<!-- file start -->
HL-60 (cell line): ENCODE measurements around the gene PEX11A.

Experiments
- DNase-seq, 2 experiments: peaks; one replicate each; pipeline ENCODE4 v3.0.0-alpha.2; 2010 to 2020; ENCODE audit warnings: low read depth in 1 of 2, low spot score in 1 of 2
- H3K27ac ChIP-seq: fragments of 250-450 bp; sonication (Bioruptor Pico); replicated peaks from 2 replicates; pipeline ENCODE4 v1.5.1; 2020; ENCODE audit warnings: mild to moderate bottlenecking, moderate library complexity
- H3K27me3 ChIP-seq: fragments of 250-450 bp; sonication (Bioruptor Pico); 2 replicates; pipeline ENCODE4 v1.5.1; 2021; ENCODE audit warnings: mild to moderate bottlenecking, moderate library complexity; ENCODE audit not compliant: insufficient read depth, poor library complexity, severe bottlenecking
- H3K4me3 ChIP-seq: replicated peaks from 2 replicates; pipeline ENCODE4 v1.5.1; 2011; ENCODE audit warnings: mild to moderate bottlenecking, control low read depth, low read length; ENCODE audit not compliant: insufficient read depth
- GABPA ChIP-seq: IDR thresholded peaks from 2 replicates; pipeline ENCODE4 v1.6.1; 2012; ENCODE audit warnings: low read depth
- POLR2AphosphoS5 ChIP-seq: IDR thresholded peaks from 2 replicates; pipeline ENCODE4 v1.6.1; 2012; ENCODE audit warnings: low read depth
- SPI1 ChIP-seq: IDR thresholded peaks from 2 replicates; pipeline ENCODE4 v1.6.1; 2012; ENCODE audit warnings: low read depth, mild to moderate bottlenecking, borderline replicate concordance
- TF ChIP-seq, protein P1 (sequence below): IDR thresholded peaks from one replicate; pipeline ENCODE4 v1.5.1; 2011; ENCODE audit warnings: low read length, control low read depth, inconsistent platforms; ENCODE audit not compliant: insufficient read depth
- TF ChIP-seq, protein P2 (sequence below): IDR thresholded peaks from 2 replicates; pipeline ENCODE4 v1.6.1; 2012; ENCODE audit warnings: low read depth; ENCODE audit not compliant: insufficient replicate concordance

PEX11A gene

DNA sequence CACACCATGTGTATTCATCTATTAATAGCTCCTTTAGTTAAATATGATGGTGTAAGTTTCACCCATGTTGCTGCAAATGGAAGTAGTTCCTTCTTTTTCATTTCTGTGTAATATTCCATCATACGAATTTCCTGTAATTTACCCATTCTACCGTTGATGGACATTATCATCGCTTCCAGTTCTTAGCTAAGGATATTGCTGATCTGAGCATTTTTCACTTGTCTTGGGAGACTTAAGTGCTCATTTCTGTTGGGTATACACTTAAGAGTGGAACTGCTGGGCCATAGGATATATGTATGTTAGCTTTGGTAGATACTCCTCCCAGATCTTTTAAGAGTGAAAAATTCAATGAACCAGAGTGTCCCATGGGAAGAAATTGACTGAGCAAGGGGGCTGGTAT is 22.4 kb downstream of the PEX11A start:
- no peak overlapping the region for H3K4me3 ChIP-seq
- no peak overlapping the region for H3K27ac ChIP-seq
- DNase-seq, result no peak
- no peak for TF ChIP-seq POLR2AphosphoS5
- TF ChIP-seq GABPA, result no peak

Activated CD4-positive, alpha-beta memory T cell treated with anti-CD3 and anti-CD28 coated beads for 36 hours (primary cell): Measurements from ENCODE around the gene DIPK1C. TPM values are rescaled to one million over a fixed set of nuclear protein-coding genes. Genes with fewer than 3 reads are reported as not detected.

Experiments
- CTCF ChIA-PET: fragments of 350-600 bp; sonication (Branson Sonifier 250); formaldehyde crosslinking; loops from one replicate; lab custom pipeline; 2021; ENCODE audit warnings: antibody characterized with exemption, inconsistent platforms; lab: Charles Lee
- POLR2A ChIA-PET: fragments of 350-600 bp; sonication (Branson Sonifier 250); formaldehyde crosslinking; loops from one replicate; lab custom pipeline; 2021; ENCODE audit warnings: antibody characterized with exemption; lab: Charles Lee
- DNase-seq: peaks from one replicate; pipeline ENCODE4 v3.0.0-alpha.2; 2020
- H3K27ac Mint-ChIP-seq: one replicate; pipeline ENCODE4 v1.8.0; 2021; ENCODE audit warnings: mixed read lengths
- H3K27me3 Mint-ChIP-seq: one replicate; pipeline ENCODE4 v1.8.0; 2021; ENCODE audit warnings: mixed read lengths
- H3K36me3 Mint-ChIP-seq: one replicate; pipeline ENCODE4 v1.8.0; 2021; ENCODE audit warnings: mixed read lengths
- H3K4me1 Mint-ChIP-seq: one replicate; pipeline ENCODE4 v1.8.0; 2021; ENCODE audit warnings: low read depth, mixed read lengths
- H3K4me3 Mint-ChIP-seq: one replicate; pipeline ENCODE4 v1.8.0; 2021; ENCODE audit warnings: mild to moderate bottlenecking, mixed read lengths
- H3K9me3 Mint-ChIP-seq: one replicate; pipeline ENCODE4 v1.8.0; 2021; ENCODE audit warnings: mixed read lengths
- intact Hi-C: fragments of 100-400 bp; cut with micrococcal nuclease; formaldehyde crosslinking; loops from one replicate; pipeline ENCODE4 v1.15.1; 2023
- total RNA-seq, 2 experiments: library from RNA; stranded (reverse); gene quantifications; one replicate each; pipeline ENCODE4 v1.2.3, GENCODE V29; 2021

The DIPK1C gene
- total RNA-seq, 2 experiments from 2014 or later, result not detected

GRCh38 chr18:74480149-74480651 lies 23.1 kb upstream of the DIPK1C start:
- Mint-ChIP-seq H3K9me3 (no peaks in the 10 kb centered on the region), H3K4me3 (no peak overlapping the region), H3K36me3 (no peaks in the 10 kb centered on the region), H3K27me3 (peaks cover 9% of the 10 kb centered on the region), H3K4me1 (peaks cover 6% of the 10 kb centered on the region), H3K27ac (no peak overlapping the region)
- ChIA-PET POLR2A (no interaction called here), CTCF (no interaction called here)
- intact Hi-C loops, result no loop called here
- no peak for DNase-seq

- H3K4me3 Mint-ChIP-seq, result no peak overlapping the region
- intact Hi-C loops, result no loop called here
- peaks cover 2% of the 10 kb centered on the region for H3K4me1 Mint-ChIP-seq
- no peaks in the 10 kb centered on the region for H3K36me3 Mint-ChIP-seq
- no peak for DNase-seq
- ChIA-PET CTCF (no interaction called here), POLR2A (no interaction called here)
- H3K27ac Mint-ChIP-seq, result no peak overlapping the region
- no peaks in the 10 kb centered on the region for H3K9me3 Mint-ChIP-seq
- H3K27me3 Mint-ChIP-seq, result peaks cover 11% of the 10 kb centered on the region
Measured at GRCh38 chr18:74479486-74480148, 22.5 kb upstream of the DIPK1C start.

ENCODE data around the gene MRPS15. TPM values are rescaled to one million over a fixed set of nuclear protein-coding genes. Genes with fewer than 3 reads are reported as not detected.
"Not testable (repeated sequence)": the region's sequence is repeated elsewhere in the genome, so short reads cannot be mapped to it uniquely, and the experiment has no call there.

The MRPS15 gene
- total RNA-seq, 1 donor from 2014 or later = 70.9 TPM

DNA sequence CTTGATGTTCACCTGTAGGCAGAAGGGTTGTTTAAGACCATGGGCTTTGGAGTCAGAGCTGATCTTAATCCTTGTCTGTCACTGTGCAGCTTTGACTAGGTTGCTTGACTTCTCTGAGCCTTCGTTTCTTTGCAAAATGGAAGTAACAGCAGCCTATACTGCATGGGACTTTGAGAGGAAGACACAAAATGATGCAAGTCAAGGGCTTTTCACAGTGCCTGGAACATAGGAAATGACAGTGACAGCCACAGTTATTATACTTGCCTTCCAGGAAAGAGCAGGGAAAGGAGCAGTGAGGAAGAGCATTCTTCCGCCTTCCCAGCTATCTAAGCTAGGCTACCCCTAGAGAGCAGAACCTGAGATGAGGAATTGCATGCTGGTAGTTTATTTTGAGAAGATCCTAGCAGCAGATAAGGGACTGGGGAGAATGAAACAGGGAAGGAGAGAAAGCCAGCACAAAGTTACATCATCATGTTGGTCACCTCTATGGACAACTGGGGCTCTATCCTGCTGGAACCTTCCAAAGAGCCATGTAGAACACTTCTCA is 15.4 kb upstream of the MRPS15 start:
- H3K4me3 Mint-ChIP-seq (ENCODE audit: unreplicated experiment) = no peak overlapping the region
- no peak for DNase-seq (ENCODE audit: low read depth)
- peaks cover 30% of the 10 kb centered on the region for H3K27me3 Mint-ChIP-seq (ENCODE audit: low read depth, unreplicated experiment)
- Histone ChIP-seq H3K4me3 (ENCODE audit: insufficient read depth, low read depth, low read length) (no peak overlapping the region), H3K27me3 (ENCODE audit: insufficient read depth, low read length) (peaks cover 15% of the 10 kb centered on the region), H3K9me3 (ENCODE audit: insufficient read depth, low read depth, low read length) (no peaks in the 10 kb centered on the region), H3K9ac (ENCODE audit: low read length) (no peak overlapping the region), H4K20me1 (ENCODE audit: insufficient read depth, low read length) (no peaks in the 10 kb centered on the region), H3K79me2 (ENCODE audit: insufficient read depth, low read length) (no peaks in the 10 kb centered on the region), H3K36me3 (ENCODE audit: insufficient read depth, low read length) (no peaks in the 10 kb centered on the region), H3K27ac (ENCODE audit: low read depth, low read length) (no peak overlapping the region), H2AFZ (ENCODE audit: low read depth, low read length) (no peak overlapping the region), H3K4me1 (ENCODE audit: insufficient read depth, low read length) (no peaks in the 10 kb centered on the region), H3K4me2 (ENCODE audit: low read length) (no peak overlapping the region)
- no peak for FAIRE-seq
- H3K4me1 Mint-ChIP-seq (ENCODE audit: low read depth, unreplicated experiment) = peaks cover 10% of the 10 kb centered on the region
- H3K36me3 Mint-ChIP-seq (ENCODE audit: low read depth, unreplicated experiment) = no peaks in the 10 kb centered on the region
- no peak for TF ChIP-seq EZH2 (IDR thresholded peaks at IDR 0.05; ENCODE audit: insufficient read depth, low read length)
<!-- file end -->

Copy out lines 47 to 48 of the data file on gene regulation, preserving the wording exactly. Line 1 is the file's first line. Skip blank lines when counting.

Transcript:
- H3K27me3 Mint-ChIP-seq, result peaks cover 11% of the 10 kb centered on the region
Measured at GRCh38 chr18:74479486-74480148, 22.5 kb upstream of the DIPK1C start.